of contributions on roll calls. Even if ideology is Evans, Diana. 1986. "PAC Contributions and Roll-
what the voting scores capture (see Jackson and Call Voting: Conditional Power." In Interest
Kingdon 1990), there is no theoretical reason to ex- Group Politics, 2d ed., ed. Allan J. Cigler and
pect that liberals will be more active than conserva- Burdett A. Loomis. Washington, DC: Congres-
tives (or vice versa) or for that matter that ideologi- sional Quarterly Press.
cal moderates will be less active than either conserv-Evans, Diana. 1988. "Oil PACs and Aggressive
atives or liberals. In any case, we tested for the effect Contribution Strategies." Journal of Politics
of past voting behavior on the participation of 50:1047-56.
members in each case. For all three, the t-statistics Fenno, Richard F. 1978. Home Style: House
for the voting score coefficients were less than .5. Members in Their Districts. Boston: Little,
Fiorina, Morris P. 1974. Representatives, Roll Calls,
References and Constituencies. Lexington, MA: D.C.
Arnold, R. Douglas. 1979. Congress and the Fowler, Linda L. 1982. "How Interest Groups Select
Bureaucracy: A Theory of Influence. New Issues for Rating Voting Records of Members of
Haven: Yale University Press. the U.S. Congress." Legislative Studies Quarter-
Bauer, Raymond, Ithiel de Sola Pool, and Lewis A. ly 7:401-13.
Dexter. 1963. American Business and Public Franklin, Grace A., and Randall B. Ripley. 1984.
Policy. Chicago: Aldine & Atherton. CETA: Politics and Policy. Knoxville: University
Baumer, Donald C., and Carl E. Van Horn. 1985. of Tennessee Press.
The Politics of Unemployment. Washington: Gais, Thomas, Mark Peterson, and Jack Walker.
Congressional Quarterly Press. 1984. "Interest Groups, Iron Triangles, and
Berry, Jeffrey M. 1984. The Interest Group Society. Representative Institutions in American National
Boston: Little, Brown. Government." British Journal of Political Science
Bureau of National Affairs, Inc. 1980. "FY 1981 14:161-85.
CETA Allocations and Government's Grants." Gopoian, J. David. 1984. "What Makes PACs Tick?
The Employment and Training Reporter. Oct. An Analysis of the Allocation Patterns of
29. Economic Interest Groups." American Journal of
Carson, Richard A., and Joe Oppenheimer. 1984. Political Science 28:259-81.
"A Method of Estimating the Personal Ideology Grenzke, Janet M. 1989a. "Shopping in the Congres-
of Political Representatives." American Political sional Supermarket: The Currency Is Complex."
Science Review 78:163-78. American Journal of Political Science 33:1-24.
Chamberlin, John R., and Paul N. Courant. 1983. Grenzke, Janet M. 1989b. "Candidate Attributes and
"Representative Deliberations and Representa- PAC Contributions." Western Political Quarter-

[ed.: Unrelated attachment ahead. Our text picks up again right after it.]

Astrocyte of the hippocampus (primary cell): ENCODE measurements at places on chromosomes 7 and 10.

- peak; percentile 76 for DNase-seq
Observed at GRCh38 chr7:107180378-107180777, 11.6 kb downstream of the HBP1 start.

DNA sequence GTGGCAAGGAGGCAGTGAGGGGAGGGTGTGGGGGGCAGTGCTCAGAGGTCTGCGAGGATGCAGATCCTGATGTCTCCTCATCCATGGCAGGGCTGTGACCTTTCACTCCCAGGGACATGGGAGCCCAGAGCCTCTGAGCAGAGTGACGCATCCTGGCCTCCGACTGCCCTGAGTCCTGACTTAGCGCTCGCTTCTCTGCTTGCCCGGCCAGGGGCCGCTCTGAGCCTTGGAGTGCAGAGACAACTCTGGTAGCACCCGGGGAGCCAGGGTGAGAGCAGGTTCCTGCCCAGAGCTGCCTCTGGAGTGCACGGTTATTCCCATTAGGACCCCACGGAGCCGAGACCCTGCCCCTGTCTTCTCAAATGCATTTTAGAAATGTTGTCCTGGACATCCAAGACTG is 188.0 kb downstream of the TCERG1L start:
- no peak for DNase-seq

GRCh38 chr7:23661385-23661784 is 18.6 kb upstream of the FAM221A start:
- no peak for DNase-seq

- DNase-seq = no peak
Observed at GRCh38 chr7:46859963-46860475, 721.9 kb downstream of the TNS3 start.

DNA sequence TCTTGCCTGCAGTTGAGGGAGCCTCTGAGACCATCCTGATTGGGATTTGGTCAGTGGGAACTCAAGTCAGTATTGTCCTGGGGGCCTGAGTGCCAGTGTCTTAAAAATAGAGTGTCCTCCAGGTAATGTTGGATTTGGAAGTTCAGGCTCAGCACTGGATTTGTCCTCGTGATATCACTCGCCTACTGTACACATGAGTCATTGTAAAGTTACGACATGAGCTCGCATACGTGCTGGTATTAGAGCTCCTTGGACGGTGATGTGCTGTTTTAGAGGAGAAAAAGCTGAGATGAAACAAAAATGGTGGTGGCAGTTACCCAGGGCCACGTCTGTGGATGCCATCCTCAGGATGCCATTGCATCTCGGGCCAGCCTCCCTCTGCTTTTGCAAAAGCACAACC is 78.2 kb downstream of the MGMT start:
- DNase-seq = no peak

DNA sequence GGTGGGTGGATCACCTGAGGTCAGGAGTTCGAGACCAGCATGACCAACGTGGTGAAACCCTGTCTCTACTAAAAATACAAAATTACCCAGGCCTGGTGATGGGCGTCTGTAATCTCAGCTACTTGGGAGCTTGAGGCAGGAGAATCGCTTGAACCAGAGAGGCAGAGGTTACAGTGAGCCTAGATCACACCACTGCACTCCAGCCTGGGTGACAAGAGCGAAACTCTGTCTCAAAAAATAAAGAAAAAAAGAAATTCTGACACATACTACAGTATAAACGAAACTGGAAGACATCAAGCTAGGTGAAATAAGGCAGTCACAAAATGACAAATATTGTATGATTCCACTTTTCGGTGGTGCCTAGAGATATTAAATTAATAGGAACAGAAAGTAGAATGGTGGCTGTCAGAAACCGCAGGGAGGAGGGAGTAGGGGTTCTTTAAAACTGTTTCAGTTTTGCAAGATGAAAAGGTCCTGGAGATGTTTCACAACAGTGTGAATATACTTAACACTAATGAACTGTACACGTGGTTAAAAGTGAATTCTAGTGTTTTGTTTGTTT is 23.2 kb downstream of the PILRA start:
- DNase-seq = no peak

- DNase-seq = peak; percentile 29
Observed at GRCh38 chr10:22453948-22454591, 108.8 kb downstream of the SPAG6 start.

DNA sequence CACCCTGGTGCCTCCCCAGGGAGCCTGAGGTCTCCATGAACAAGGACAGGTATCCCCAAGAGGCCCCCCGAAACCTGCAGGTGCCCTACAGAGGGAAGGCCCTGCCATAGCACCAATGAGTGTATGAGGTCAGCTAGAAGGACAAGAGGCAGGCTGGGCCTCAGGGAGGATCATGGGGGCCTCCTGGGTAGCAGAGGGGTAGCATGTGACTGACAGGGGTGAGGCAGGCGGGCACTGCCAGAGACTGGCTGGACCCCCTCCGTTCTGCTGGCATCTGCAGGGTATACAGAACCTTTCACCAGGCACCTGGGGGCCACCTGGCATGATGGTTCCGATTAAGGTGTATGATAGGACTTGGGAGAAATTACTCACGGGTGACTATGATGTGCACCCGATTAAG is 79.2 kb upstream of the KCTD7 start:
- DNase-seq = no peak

This content downloaded from on Tue, 22 Nov 2016 21:09:36 UTC
All use subject to
Bias in Congressional Committees

ly 42:245-64. Moody's Investor Service. 1983a. Moody's Indus-

Grier, Kevin B., and Michael C. Munger. 1986. "The trial Manual. New York: Moody's Investor
Impact of Legislator Attributes on Interest- Service.
Group Campaign Contributions." Journal of Moody's Investor Service. 1983b. Moody's Public
Labor Research 7:349-61. Utilities Manual. New York: Moody's Investor
Grier, Kevin B., and Michael C. Munger. 1989. Service.
"Committee Assignments, Constituent Pref- Murray, Alan. 1983. "Pressure from Consumers
erences, and Campaign Contributions to House Pushes Congress into Action on Pricing of
Incumbents." Typescript. Natural Gas." Congressional Quarterly Weekly
Hall, Richard L. 1987. "Participation and Purpose in Report 5 March:443-47.
Committee Decision Making." American Politi- National Farmers Union. 1982a. "1981 Voting Rec-
cal Science Review 81:105-27. ord-House." National Farmers Union Washing-
Hall, Richard L. 1989. "Committee Decision Making ton Newsletter 5 February:4-8.
in the Postreform Congress." In Congress Recon- National Farmers Union. 1982b. "1982 Voting Rec-
sidered, 4th ed., ed. Lawrence C. Dodd and ord-House." National Farmers Union Washing-
Bruce I. Oppenheimer. Washington, DC: ton Newsletter 15 October:4-8.
Congressional Quarterly Press. Pindyck, Robert S., and Daniel L. Rubinfeld. 1981.
Hall, Richard L., and C. Lawrence Evans. 1990. Econometric Models and Economic Forecasts. 2d
"The Power of Subcommittees." Journal of Poli- ed. New York: McGraw-Hill.
tics 52:335-55. Pressman, Steven. 1983. "Lobbying Free-for-all
Hanushek, Erik A., and John E. Jackson. 1977. Sta- Opens as Congress Begins Mark-up of National
tistical Methods for Social Scientists. Orlando: Gas Pricing Bills." Congressional Quarterly